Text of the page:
In Buddhism, the concept of karma refers to the law of cause and effect, where one's actions, thoughts, and intentions have consequences. The purification of karma is an important aspect of spiritual practice. While there are variations in the classification of karmas across different Buddhist traditions, one commonly mentioned set is the "Twelve Kinds of Karma to Purify." These twelve kinds of karma are often associated with negative actions that practitioners seek to purify. The specific categories may differ slightly, but here is a general outline:
Killing: The intentional act of causing harm or taking the life of another being.
Stealing: Taking what is not given, including theft or dishonesty.
Sexual misconduct: Engaging in inappropriate or harmful sexual behavior, such as adultery or exploitation.
Lying: Deliberately speaking falsehoods or deceiving others.
Divisive speech: Creating discord and disharmony among individuals or groups.
Harsh speech: Using harsh, hurtful, or abusive language towards others.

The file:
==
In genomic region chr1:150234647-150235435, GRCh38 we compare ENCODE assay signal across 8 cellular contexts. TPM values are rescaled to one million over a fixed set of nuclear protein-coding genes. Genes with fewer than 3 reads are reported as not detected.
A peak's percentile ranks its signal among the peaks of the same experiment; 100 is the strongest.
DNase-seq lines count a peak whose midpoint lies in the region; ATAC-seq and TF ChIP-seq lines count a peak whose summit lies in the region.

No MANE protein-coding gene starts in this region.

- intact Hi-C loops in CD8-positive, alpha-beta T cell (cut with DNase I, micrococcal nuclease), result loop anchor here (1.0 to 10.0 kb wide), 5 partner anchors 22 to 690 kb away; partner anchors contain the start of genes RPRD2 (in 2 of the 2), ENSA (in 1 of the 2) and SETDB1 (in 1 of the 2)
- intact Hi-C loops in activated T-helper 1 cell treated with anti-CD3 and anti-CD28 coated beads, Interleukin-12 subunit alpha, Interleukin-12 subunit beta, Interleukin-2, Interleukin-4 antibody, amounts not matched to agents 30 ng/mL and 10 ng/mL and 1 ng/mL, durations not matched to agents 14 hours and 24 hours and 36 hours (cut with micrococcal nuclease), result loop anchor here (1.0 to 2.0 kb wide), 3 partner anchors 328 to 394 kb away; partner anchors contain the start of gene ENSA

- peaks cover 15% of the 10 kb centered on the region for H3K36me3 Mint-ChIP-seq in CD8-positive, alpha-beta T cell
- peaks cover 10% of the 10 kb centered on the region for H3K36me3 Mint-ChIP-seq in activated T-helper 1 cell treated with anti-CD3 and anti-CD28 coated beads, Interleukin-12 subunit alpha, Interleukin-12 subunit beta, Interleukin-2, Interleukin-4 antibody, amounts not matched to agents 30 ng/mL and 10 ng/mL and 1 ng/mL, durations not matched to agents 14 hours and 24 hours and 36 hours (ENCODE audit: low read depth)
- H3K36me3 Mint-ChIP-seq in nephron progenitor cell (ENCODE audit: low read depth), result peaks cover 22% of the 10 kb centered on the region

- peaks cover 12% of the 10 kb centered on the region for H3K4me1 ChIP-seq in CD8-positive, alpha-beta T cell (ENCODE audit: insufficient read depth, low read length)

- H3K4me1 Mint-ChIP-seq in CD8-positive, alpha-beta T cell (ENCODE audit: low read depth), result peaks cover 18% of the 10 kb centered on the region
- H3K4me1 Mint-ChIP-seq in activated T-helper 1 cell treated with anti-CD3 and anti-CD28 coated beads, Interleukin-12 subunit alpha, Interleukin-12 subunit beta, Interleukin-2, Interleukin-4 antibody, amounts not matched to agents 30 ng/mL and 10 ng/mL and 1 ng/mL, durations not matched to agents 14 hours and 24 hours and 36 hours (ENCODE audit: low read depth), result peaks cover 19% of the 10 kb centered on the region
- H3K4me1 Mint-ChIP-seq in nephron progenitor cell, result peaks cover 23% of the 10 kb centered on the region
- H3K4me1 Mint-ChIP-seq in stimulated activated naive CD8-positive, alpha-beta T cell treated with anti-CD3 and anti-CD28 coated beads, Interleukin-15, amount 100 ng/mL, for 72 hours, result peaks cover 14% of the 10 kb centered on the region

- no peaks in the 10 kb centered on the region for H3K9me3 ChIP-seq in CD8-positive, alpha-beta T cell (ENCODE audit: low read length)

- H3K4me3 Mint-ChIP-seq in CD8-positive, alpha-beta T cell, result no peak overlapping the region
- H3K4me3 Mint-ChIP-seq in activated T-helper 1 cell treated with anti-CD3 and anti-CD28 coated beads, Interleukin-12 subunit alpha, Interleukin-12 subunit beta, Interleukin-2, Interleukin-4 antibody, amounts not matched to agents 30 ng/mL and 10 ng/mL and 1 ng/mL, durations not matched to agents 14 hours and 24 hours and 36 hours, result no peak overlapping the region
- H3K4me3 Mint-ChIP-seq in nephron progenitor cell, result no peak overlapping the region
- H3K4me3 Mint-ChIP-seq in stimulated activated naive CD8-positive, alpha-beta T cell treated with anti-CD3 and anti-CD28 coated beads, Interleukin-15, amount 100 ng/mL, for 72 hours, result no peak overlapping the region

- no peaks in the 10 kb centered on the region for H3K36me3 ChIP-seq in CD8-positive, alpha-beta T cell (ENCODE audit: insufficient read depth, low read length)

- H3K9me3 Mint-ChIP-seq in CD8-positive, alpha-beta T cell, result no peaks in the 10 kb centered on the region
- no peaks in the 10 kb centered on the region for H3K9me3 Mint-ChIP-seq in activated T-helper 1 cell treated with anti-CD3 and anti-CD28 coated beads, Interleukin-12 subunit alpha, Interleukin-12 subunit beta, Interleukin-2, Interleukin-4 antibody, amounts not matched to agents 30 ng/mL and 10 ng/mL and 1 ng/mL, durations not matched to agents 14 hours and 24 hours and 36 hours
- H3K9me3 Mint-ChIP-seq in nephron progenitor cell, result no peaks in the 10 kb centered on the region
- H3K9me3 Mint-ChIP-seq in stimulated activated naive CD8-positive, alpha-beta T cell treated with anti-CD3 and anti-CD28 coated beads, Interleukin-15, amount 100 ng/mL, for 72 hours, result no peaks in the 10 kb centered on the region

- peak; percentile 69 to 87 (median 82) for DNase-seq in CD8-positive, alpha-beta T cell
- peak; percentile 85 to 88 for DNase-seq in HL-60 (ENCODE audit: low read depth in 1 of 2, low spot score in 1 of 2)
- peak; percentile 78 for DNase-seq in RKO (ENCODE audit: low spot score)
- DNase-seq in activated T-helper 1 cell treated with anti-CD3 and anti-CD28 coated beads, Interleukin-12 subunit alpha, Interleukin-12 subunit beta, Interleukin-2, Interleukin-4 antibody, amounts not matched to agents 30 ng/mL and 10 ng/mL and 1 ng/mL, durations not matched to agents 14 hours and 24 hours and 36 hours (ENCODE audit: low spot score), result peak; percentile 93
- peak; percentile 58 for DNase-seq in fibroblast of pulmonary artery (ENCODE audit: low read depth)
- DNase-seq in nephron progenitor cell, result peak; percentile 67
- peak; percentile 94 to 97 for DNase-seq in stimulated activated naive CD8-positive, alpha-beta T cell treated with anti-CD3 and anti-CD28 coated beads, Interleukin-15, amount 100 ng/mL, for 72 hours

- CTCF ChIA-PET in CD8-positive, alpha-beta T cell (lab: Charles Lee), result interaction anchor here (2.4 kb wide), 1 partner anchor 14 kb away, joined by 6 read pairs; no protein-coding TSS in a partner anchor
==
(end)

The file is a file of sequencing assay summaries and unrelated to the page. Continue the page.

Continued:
Idle chatter: Engaging in meaningless or frivolous speech that lacks purpose or benefit.
Covetousness: Having excessive desire, greed, or envy for others' possessions or qualities.
Malice: Holding ill will, anger, or hatred towards others.
Wrong views: Holding distorted or incorrect beliefs about the nature of reality or the path to liberation.
Doubt: Doubting or lacking faith in the teachings, the Buddha, or one's own potential for awakening.
Distorted ethical conduct: Engaging in unwholesome actions that contradict the principles of moral conduct.
By recognizing and acknowledging these negative karmic patterns, practitioners can undertake practices such as repentance, purification rituals, and cultivating positive actions to purify and transform these negative tendencies. The aim is to purify the mind, develop virtuous qualities, and progress on the path towards liberation and awakening.